We’ve had our history with dogs, ever since I was growing up, we always had dogs — yes that is plural. Don’t always plan on getting a dog. It just happens.
Prince was the head of the pack back in 1950, collie-shepherd mix. Back then we affectionately called him a “mutt” — Heinze 57 variety (that was ketchup in the ’50’s). Today they would probably say he was a “designer dog”. Prince would chase any car on the street going over the speed limit. And he and most of the dogs in the neighborhood would just run wild when they wanted. No leash laws back then. Still, we had the responsibility for the dog, and even on his own, he had to be well mannered. He was a friend for life.
Bandit (short haired, large mutt) came from a shelter in Sarasota, Florida. He was an aggressive dog that was nearly put down. He definately need a more aggressive training, but turned out to be a great dog.
Then came Patches (Beagle mix)who had some problems (barking, digging) and his owner didn’t want him anymore.
Sheba was a Chow mix that we shaved often in Miami, Florida. The breed has too much fur for Miami climate. Sheba grew up with the kids and would growl at my husband when he tried to scold the kids. Alpha dog training was necessary with Sheba.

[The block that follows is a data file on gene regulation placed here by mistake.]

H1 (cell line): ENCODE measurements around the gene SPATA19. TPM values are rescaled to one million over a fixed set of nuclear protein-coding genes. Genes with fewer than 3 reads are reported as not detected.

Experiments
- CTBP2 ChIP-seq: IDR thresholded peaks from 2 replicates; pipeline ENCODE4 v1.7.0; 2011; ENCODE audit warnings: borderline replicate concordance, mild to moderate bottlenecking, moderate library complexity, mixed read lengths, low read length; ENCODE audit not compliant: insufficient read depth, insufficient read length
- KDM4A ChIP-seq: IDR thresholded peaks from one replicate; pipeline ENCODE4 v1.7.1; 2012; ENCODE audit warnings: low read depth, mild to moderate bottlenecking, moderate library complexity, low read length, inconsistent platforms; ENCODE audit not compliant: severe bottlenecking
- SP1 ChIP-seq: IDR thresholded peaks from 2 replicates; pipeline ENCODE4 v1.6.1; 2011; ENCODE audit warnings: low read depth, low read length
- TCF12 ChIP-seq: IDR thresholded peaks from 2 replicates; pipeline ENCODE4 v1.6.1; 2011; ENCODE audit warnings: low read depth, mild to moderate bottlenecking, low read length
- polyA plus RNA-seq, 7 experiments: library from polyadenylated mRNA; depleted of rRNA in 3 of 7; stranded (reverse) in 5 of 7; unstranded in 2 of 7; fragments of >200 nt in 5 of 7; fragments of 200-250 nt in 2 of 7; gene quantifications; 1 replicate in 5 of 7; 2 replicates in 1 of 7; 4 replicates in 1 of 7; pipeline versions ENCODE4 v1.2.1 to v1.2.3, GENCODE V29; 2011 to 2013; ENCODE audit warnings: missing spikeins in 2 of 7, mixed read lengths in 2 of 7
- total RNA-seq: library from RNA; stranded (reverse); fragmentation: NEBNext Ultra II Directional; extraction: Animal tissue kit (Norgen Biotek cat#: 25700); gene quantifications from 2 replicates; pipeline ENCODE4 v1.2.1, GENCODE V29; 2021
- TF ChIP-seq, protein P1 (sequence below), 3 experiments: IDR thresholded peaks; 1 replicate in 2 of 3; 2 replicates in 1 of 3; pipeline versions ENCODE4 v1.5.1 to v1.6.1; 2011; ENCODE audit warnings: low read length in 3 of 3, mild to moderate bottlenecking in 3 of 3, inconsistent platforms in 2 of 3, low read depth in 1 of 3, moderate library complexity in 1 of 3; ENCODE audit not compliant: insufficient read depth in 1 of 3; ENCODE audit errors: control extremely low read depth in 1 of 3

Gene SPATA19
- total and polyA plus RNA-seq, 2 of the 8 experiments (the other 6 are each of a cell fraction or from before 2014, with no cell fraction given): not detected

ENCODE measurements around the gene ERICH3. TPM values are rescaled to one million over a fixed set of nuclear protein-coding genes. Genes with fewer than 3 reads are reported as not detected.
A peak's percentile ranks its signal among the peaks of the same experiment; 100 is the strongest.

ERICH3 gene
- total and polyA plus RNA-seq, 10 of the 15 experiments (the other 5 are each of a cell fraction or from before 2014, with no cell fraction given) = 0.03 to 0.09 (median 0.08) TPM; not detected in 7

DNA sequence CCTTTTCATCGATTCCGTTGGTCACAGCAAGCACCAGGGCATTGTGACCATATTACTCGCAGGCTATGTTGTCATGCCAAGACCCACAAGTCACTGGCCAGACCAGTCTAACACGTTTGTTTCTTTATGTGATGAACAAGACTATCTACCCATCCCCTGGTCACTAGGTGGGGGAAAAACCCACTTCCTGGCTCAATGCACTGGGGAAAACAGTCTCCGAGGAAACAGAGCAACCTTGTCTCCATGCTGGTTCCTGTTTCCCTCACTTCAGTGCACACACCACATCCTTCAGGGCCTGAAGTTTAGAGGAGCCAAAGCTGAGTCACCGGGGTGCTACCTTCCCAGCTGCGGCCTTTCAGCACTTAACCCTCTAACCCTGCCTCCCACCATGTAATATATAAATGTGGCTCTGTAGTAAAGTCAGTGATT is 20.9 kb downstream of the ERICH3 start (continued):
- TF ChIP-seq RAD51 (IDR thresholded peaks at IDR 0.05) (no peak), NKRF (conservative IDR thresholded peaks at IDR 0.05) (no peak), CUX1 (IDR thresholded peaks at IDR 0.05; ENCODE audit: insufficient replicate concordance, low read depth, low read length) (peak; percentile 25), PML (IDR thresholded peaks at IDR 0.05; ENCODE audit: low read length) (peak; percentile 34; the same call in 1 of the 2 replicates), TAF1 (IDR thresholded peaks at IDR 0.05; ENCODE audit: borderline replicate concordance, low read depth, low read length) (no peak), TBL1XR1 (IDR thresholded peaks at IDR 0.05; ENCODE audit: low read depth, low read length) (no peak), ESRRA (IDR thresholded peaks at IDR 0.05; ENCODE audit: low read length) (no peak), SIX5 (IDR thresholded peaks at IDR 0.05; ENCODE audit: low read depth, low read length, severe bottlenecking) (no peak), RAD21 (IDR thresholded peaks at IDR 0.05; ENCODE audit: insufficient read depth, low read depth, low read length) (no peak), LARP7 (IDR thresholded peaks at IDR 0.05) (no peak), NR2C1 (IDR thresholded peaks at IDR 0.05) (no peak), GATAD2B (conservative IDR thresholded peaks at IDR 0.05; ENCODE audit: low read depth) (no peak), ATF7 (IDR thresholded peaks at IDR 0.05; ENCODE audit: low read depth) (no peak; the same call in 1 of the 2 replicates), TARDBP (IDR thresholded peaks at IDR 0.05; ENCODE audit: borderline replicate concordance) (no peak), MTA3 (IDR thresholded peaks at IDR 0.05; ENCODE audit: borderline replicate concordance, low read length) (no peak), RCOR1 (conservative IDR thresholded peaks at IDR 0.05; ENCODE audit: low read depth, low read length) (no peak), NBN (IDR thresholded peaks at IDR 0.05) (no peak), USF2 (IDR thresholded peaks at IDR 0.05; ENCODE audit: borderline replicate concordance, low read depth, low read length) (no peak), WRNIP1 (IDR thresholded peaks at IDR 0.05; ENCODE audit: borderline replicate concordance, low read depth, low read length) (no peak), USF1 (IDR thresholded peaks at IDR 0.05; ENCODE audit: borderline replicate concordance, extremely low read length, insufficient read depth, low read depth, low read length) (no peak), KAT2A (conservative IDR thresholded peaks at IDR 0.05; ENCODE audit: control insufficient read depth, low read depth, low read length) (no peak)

Wolf (shepherd mix) was found laying in the grass on one of our walks with the kids. He wouldn’t move, only wimpered as if he’d been struck by a car. When I returned with the car to take him to the vets and opened the door, Wolf jumped up, wagged his tail, and trotted into the back seat. We gave him food and water and advertised for his owners. Never heard from anyone. Wolf was a good dog, until he ate my son’s science project — raising Tilapia fish in a pond.
Indie (Australian herding dog mix) was named after “Indiana Jones” — an adventurer. That dog could climb trees. He must have thought he was part cat. He just wasn’t very good about getting back down.
Bama is a Blue Healer that was brought to me. He survived Hurricane Katrina and was brought back from Alabama by a construction crew. She must be about 8 years old, and defiant in every way. But even at her age, it didn’t take long to train an old dog. It took only two sessions to get her to walk on a leash without pulling, and obeying simple commands like “come”, “sit”, and “down”.
I can’t imagine not having a pet, dogs, cats, lots of kittens, sometimes hamsters, snakes, mice and fish. Looking back, I guess we had more than our share, but it seemed perfectly natural at the time. And I feel having pets is very important to a child when they’re growing up, as well as providing good company.